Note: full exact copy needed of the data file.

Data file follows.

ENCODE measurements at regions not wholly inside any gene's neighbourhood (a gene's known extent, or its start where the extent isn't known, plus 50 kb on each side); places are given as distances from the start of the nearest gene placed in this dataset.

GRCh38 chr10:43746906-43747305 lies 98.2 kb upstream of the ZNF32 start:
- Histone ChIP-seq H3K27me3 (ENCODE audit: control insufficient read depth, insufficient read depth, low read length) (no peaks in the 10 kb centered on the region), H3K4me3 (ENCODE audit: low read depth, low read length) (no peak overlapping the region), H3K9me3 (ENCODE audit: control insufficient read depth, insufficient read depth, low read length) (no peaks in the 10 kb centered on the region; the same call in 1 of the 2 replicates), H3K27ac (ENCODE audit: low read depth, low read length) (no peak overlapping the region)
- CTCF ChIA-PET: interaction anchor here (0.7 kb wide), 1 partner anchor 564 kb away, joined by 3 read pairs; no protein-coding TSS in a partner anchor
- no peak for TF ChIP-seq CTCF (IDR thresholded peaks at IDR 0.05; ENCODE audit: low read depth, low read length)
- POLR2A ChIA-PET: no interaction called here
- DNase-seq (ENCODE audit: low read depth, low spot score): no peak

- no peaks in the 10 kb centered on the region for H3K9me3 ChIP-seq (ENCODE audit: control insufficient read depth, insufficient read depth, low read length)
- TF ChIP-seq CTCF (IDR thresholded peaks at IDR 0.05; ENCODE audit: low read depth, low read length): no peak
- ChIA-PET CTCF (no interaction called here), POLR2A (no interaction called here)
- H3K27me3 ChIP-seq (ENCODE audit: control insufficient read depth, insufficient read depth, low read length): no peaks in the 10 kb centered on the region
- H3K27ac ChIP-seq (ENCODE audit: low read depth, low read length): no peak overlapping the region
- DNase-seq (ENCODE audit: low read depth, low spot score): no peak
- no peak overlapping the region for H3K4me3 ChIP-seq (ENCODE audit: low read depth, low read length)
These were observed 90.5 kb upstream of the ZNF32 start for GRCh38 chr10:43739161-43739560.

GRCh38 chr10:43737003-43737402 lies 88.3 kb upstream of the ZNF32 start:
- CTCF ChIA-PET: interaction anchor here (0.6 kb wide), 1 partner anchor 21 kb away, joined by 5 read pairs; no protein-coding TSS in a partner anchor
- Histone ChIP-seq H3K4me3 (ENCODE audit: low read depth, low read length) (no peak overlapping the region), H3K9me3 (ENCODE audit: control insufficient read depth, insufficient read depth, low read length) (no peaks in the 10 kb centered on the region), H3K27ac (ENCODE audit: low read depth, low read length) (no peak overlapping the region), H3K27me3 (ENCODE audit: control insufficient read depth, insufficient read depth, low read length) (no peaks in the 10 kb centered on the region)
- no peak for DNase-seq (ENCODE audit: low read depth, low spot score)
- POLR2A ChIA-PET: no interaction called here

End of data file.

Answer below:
ENCODE measurements at regions not wholly inside any gene's neighbourhood (a gene's known extent, or its start where the extent isn't known, plus 50 kb on each side); places are given as distances from the start of the nearest gene placed in this dataset.

GRCh38 chr10:43746906-43747305 lies 98.2 kb upstream of the ZNF32 start:
- Histone ChIP-seq H3K27me3 (ENCODE audit: control insufficient read depth, insufficient read depth, low read length) (no peaks in the 10 kb centered on the region), H3K4me3 (ENCODE audit: low read depth, low read length) (no peak overlapping the region), H3K9me3 (ENCODE audit: control insufficient read depth, insufficient read depth, low read length) (no peaks in the 10 kb centered on the region; the same call in 1 of the 2 replicates), H3K27ac (ENCODE audit: low read depth, low read length) (no peak overlapping the region)
- CTCF ChIA-PET: interaction anchor here (0.7 kb wide), 1 partner anchor 564 kb away, joined by 3 read pairs; no protein-coding TSS in a partner anchor
- no peak for TF ChIP-seq CTCF (IDR thresholded peaks at IDR 0.05; ENCODE audit: low read depth, low read length)
- POLR2A ChIA-PET: no interaction called here
- DNase-seq (ENCODE audit: low read depth, low spot score): no peak

- no peaks in the 10 kb centered on the region for H3K9me3 ChIP-seq (ENCODE audit: control insufficient read depth, insufficient read depth, low read length)
- TF ChIP-seq CTCF (IDR thresholded peaks at IDR 0.05; ENCODE audit: low read depth, low read length): no peak
- ChIA-PET CTCF (no interaction called here), POLR2A (no interaction called here)
- H3K27me3 ChIP-seq (ENCODE audit: control insufficient read depth, insufficient read depth, low read length): no peaks in the 10 kb centered on the region
- H3K27ac ChIP-seq (ENCODE audit: low read depth, low read length): no peak overlapping the region
- DNase-seq (ENCODE audit: low read depth, low spot score): no peak
- no peak overlapping the region for H3K4me3 ChIP-seq (ENCODE audit: low read depth, low read length)
These were observed 90.5 kb upstream of the ZNF32 start for GRCh38 chr10:43739161-43739560.

GRCh38 chr10:43737003-43737402 lies 88.3 kb upstream of the ZNF32 start:
- CTCF ChIA-PET: interaction anchor here (0.6 kb wide), 1 partner anchor 21 kb away, joined by 5 read pairs; no protein-coding TSS in a partner anchor
- Histone ChIP-seq H3K4me3 (ENCODE audit: low read depth, low read length) (no peak overlapping the region), H3K9me3 (ENCODE audit: control insufficient read depth, insufficient read depth, low read length) (no peaks in the 10 kb centered on the region), H3K27ac (ENCODE audit: low read depth, low read length) (no peak overlapping the region), H3K27me3 (ENCODE audit: control insufficient read depth, insufficient read depth, low read length) (no peaks in the 10 kb centered on the region)
- no peak for DNase-seq (ENCODE audit: low read depth, low spot score)
- POLR2A ChIA-PET: no interaction called here